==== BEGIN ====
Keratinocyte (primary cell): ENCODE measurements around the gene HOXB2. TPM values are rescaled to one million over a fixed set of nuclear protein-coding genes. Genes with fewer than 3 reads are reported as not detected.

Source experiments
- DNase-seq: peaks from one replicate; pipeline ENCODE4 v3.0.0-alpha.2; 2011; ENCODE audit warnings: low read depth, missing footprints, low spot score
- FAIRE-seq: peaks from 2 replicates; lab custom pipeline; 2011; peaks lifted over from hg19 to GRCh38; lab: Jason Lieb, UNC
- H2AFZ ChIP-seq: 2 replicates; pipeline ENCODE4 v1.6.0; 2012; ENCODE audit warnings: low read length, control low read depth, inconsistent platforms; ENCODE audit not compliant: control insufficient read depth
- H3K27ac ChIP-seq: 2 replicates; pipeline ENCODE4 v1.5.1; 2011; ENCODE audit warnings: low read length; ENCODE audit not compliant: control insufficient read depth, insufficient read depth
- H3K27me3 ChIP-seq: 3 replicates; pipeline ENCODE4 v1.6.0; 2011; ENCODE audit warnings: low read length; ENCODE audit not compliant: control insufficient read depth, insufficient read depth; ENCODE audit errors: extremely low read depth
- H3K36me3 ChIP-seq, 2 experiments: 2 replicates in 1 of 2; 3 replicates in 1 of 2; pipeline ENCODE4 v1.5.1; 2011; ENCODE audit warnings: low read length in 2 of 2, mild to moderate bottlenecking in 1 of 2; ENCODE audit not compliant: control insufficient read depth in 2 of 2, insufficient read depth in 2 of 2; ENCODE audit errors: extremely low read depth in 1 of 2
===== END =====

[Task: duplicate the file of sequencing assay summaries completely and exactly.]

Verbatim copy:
Keratinocyte (primary cell): ENCODE measurements around the gene HOXB2. TPM values are rescaled to one million over a fixed set of nuclear protein-coding genes. Genes with fewer than 3 reads are reported as not detected.

Source experiments
- DNase-seq: peaks from one replicate; pipeline ENCODE4 v3.0.0-alpha.2; 2011; ENCODE audit warnings: low read depth, missing footprints, low spot score
- FAIRE-seq: peaks from 2 replicates; lab custom pipeline; 2011; peaks lifted over from hg19 to GRCh38; lab: Jason Lieb, UNC
- H2AFZ ChIP-seq: 2 replicates; pipeline ENCODE4 v1.6.0; 2012; ENCODE audit warnings: low read length, control low read depth, inconsistent platforms; ENCODE audit not compliant: control insufficient read depth
- H3K27ac ChIP-seq: 2 replicates; pipeline ENCODE4 v1.5.1; 2011; ENCODE audit warnings: low read length; ENCODE audit not compliant: control insufficient read depth, insufficient read depth
- H3K27me3 ChIP-seq: 3 replicates; pipeline ENCODE4 v1.6.0; 2011; ENCODE audit warnings: low read length; ENCODE audit not compliant: control insufficient read depth, insufficient read depth; ENCODE audit errors: extremely low read depth
- H3K36me3 ChIP-seq, 2 experiments: 2 replicates in 1 of 2; 3 replicates in 1 of 2; pipeline ENCODE4 v1.5.1; 2011; ENCODE audit warnings: low read length in 2 of 2, mild to moderate bottlenecking in 1 of 2; ENCODE audit not compliant: control insufficient read depth in 2 of 2, insufficient read depth in 2 of 2; ENCODE audit errors: extremely low read depth in 1 of 2